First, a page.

Miyake, A., Kost-Smith, L., Finkelstein, N., Pollock, S., Cohen, G., & Ito, T. (2010). Reducing the gender achievement gap in college science: A classroom study of values affirmation. Science, 330 (6008), 1234–1237.
- The study’s objective was to assess the effect of values affirmation on female students’ performance in an introductory college physics course.
- Students in the course were randomly assigned to either a treatment group, in which they completed a writing exercise affirming their personal values, or a control group, in which they described values that might be important to others. The authors collected exam scores and course grades for students in both study groups.
- The study found that, although male students’ exam scores remained higher than female students’ scores, the gender gap was significantly smaller for students in the values affirmation group than for students in the control group.
- The quality of causal evidence presented in this report is low because it was a randomized controlled trial with high attrition that did not control for background characteristics likely to have affected the outcomes of interest. This means we are not confident that the estimated effects are attributable to values affirmation; other factors are likely to have contributed.
Features of the Intervention
To test the hypothesis that women underperform in scientific fields relative to men in response to perceived gender stereotypes, the authors sought to boost students’ self-esteem through a values affirmation writing exercise. During weeks one and four of a 15-week introductory physics course, students in the values affirmation group selected from a list the values that were most important to them and then completed a 15-minute writing exercise in which they explained why the values were important to them.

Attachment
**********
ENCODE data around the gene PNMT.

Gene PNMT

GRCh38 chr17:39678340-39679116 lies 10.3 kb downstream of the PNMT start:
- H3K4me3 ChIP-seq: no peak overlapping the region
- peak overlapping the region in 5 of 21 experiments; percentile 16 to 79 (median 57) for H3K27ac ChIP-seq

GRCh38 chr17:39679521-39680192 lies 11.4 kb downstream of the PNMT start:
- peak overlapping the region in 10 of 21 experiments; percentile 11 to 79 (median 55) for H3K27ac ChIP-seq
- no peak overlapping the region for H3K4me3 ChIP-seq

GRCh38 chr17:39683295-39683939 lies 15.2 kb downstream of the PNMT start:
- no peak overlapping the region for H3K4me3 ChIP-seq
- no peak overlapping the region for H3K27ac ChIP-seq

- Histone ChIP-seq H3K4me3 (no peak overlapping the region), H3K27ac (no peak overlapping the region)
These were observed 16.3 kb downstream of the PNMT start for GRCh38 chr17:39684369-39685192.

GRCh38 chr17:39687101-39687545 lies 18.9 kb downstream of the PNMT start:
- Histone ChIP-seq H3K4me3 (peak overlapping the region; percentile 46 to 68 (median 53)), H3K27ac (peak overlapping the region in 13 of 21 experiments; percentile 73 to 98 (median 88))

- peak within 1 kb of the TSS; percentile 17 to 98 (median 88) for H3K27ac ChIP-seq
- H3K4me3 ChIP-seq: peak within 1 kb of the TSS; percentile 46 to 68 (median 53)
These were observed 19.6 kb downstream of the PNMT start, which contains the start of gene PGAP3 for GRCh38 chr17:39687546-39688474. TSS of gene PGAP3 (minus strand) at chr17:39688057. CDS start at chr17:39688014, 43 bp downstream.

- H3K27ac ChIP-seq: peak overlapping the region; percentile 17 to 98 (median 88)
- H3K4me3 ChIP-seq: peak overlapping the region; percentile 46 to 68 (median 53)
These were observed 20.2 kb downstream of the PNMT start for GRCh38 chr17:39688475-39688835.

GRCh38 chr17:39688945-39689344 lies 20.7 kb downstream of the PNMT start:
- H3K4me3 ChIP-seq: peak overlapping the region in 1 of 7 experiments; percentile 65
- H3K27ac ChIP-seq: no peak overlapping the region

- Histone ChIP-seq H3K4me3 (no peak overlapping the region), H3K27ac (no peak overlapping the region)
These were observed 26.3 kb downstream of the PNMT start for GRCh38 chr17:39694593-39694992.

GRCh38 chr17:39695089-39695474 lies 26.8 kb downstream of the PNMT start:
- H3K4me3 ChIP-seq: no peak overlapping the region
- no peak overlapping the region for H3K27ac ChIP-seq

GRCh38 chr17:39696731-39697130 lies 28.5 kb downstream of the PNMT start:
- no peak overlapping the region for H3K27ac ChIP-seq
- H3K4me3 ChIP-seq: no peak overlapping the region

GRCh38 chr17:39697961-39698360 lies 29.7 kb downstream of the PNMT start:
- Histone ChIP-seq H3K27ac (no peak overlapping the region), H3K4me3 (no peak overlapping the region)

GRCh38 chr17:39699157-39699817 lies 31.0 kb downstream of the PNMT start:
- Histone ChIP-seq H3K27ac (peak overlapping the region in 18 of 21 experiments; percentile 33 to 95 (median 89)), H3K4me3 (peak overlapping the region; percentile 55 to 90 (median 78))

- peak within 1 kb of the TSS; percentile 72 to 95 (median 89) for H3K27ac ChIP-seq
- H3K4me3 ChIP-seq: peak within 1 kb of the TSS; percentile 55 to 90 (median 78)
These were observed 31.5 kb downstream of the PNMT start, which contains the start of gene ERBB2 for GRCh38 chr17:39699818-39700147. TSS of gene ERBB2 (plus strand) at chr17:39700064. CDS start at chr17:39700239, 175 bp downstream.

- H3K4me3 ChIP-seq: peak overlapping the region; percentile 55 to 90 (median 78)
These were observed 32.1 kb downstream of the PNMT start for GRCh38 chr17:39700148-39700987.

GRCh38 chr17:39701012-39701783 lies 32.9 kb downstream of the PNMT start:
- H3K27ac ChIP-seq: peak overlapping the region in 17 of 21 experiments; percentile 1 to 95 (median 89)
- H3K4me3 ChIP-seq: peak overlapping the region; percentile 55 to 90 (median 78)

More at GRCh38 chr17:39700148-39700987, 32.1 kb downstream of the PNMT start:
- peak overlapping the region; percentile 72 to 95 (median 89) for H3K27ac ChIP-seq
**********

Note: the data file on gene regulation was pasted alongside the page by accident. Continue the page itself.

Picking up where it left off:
Features of the Study
Students in a 15-week introductory physics course at the University of Colorado-Boulder were randomly assigned to either the treatment group, in which they completed a values affirmation exercise, or to the control group, in which they completed a writing exercise describing values that might be important to others. The authors then examined men and women’s performance in the course within and across treatment groups using multiple regression analysis.
- The study found that the gender gap in exam scores, both as an average across the course and for the final exam in isolation, was significantly smaller for students in the values affirmation group than for students in the control group.
- Women in the values affirmation group were significantly more likely to earn Bs than women in the control group, who were more likely to earn Cs. The treatment had no impact on men’s grade distributions.
- The authors determined that male and female students in the values affirmation group learned the same amount in the course, in which learning was measured as the difference between scores on a standardized physics test administered at the beginning and end of the term. In the control group, however, men learned significantly more than women.
Considerations for Interpreting the Findings
Although the authors designed the study as a randomized controlled trial, the group of students included in the analysis included only those who followed the writing exercise instructions correctly, completed the online survey regarding gender stereotypes in physics, and had valid Scholastic Achievement Test/American College Test math data available. Including only a subset of those originally randomized in the analysis based on post-random assignment characteristics could introduce bias into the study results; therefore, the study is not eligible for a high causal evidence rating. In addition, the authors did not control for race or a pre-intervention measure of academic achievement, both of which are highly correlated with the academic outcomes of interest in this study. Because differences in these characteristics could also affect academic performance, the values affirmation exercise might not solely explain the observed differences in outcomes. Therefore, the study is not eligible for a moderate causal evidence rating.
Causal Evidence Rating
The quality of causal evidence presented in this report is low because it was a randomized controlled trial with high attrition that did not control for background conditions likely to have affected the outcomes of interest. This means we are not confident that the estimated effects are attributable to values affirmation; other factors are likely to have contributed.